Plutonium and more than 100 other new toxins identified at Bannister Federal Complex
11:02 AM, Apr 15, 2011
6:40 PM, Apr 15, 2011
KANSAS CITY, Missouri - The United States Department of Labor has identified more than a hundred known new toxins to a list of health concerns present at the Bannister Federal Complex and an official acknowledges the plant also uses small amounts of plutonium.
The updated list acknowledges use of more than 898 toxins. That's 114 more toxins since the NBC Action News Investigation into Bannister began in November 2009.
The list includes several radioactive materials, but does not name plutonium, although officials at the Kansas City Plant acknowledge use of small amounts.
NBC Action News first uncovered the history of plutonium at the Bannister Federal Complex by obtaining a 1998 Brookings Institution report by Stephen Schwartz which analyzed plutonium stored in the nation's weapons manufacturing facilities.
According to the report, the amount of 1.2 grams of plutonium reported at the Bannister Federal Complex was miniscule compared to other facilities which stored tons of plutonium at a time.
Bannister officials confirmed the report's findings on plutonium at the Kansas City Plant.
In a prepared statement a spokeswoman at the Kansas City Plant said plutonium is not processed or stored at the Bannister, but is used in scientific devices.
"As is common in manufacturing industries, sealed radioactive sources are utilized in analytical devices for quality control and calibration of components," said Tanya Snyder, National Nuclear Security Administration's Kansas City Plant spokewoman. "At the KCP, a very small amount of sealed plutonium (less than 2 grams) is used in these types of commercially available tools which are routinely inspected."
The NBC Action News Investigation has identified hundreds of sick workers that believe their illnesses are linked to toxins there.
Sick workers on the Honeywell side of the complex have been paid out nearly $30 million from a special government program set up to assist sick workers at plants that make parts for nuclear weapons.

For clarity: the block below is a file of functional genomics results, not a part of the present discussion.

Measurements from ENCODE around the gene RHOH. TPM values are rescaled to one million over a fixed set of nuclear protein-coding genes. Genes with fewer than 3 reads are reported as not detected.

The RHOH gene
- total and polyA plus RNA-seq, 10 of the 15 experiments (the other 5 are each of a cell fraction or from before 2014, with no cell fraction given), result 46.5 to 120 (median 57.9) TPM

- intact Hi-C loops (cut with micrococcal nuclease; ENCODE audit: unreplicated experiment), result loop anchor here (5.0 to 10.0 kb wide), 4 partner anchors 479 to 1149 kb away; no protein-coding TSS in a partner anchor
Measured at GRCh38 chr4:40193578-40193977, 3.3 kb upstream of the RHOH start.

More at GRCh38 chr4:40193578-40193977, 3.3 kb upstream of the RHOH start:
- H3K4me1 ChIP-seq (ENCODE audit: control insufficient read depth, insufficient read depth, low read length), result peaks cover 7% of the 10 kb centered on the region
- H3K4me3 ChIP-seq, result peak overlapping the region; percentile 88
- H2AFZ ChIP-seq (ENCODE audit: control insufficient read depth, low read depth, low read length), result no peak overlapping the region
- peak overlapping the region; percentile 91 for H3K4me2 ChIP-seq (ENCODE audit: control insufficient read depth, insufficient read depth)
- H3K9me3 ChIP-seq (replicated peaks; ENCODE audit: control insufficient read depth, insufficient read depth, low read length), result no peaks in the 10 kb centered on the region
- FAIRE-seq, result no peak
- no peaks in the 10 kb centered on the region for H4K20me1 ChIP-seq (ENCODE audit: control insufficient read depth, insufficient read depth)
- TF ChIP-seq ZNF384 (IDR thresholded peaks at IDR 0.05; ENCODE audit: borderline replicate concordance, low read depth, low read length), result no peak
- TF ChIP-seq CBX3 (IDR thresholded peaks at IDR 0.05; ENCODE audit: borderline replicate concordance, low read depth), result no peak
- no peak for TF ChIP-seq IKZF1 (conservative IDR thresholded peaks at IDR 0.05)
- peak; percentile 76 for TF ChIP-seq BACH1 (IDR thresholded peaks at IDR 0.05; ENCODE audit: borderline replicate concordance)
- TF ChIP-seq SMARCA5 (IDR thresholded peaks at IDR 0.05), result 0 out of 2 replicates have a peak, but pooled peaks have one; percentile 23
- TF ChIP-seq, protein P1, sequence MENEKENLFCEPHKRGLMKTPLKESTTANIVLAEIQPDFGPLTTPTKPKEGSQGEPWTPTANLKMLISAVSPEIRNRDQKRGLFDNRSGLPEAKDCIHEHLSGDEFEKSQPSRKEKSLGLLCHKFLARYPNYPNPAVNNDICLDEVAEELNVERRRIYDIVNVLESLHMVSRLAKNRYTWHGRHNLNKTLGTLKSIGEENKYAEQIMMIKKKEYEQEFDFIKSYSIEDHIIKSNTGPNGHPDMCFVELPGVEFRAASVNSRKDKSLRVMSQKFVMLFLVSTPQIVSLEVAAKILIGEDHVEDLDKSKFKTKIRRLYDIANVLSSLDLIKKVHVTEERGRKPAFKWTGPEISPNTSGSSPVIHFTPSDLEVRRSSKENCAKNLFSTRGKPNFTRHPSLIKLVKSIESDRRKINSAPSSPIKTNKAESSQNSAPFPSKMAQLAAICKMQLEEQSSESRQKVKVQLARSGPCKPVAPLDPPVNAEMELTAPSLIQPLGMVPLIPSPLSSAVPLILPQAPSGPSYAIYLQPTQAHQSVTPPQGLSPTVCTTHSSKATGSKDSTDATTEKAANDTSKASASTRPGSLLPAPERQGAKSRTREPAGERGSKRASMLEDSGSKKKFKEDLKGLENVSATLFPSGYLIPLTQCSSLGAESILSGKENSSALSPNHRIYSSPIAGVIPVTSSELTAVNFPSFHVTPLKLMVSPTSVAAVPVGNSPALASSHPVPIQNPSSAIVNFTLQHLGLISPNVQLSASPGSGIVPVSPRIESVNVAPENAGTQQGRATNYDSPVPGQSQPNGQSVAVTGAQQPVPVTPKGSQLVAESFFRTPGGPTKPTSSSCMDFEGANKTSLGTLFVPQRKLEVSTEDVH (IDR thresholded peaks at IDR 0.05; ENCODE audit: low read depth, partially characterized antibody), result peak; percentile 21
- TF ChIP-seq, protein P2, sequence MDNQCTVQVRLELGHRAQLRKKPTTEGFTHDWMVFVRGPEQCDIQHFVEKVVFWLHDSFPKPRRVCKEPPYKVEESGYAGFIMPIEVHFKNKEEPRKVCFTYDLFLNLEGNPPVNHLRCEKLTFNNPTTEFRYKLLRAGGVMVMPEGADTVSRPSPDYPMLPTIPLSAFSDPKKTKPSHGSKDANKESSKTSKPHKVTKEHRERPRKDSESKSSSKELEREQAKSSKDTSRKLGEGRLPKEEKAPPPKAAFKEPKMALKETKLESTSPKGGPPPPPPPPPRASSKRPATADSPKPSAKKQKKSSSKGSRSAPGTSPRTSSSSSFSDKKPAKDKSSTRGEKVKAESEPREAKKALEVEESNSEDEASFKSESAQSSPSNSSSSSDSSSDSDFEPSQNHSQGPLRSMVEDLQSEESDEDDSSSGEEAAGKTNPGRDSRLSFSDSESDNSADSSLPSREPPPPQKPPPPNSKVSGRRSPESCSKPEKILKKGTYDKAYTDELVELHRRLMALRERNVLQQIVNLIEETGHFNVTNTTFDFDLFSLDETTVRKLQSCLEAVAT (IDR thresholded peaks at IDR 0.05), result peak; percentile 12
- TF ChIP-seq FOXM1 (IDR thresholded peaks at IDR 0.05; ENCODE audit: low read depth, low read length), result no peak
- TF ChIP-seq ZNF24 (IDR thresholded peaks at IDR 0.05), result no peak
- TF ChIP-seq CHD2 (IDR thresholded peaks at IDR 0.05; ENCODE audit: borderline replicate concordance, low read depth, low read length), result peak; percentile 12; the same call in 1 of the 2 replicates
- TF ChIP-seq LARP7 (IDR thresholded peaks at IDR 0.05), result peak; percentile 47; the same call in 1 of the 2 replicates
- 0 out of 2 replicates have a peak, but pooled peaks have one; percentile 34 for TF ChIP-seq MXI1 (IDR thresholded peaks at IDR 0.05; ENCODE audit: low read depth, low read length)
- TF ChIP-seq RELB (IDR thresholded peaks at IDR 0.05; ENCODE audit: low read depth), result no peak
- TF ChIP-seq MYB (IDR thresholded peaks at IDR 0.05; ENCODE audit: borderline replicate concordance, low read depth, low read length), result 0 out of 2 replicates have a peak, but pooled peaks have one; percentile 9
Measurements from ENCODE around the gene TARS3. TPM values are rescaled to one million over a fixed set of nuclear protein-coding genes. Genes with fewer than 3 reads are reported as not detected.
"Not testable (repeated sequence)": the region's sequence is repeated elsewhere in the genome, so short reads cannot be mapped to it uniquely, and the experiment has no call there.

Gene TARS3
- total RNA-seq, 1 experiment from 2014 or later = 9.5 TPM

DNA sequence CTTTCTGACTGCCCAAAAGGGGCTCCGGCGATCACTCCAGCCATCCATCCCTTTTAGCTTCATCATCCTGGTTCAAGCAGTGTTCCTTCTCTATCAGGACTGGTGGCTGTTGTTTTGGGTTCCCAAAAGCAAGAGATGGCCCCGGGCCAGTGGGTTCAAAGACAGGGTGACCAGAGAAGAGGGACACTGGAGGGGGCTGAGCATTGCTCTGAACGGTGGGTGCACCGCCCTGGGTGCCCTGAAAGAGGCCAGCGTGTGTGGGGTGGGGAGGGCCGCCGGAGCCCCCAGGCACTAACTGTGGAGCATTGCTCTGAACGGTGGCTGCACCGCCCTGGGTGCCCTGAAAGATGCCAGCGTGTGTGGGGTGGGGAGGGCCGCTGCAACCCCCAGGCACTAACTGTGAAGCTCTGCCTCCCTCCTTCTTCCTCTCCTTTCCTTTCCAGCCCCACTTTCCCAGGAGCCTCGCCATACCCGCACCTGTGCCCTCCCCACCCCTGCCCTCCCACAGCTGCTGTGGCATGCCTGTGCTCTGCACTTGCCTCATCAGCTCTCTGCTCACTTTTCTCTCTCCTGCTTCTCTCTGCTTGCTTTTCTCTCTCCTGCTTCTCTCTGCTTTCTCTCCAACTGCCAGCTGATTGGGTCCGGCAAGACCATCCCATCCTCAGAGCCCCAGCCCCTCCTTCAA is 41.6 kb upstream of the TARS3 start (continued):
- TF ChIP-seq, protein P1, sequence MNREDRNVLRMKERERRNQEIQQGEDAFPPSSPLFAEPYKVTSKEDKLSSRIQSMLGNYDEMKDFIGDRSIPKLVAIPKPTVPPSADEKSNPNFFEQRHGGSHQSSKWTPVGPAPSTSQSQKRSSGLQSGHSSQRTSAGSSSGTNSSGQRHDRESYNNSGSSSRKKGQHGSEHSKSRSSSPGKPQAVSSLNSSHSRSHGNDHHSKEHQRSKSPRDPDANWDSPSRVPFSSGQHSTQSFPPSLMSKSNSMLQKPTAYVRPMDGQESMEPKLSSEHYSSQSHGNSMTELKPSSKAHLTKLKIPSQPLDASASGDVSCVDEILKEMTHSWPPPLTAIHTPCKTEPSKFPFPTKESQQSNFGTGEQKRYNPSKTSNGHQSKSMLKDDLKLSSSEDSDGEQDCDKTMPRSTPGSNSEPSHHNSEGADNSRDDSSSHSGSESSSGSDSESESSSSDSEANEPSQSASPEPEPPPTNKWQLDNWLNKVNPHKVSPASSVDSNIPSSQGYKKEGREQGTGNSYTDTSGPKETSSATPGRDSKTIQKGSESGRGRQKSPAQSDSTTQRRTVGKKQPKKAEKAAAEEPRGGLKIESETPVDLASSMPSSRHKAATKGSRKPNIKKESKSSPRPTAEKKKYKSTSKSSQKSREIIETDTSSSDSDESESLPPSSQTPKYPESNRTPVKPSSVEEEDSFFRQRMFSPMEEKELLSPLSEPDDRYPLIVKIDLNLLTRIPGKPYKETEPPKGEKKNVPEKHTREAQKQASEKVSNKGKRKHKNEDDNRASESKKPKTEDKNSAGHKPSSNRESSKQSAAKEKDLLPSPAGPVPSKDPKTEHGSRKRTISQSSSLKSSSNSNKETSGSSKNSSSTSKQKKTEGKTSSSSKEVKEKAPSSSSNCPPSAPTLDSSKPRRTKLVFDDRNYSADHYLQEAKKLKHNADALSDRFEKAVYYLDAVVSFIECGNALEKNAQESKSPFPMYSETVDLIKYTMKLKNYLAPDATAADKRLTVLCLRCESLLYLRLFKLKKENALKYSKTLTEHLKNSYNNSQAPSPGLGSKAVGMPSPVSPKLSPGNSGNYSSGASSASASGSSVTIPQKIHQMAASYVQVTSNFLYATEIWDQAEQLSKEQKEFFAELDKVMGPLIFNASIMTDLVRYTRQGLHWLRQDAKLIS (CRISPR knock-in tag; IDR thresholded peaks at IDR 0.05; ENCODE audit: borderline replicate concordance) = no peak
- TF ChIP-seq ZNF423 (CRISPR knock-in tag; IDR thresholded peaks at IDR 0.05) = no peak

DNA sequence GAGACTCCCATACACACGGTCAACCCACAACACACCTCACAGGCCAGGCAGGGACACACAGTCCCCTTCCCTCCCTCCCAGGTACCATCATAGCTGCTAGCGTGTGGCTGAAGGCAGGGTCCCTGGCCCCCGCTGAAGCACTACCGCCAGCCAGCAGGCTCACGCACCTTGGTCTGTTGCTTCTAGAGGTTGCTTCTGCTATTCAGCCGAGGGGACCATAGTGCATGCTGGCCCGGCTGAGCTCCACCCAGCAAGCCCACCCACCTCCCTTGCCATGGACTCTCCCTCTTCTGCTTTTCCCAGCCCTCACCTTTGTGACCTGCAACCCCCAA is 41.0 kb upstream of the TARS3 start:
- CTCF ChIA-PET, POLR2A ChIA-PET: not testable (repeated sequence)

Workers on Honeywell's nuclear bomb part manufacturing side of the complex are also entitled to routine health checks.
Honeywell manufacturers non-nuclear components for nuclear weaponry under contract with the Department of Energy.
The CDC has identified potential pathways for toxins to sick employees working in the General Services Administration side of the building, do those workers do not qualify for the compensation program.
Although toxins have also been identified on the GSA side of the complex, the CDC's National Institute for Occupational Safety and Health has ruled out a cancer cluster there and found no significant exposure among employeees.
Below is a verbatim copy of the new listing (including 114 previously unidentified toxins) of what the Dept. of Labor acknowledges as known toxins present at some point during the plant's history.
Please note this government list is several pages long, please click next page or view as single page at bottom of text.
* The name of the substance(s) listed first is the one used in the SEM website. Any name(s) that follow in bold and separated by a vertical bar are the corresponding names referenced in the Haz-Map website.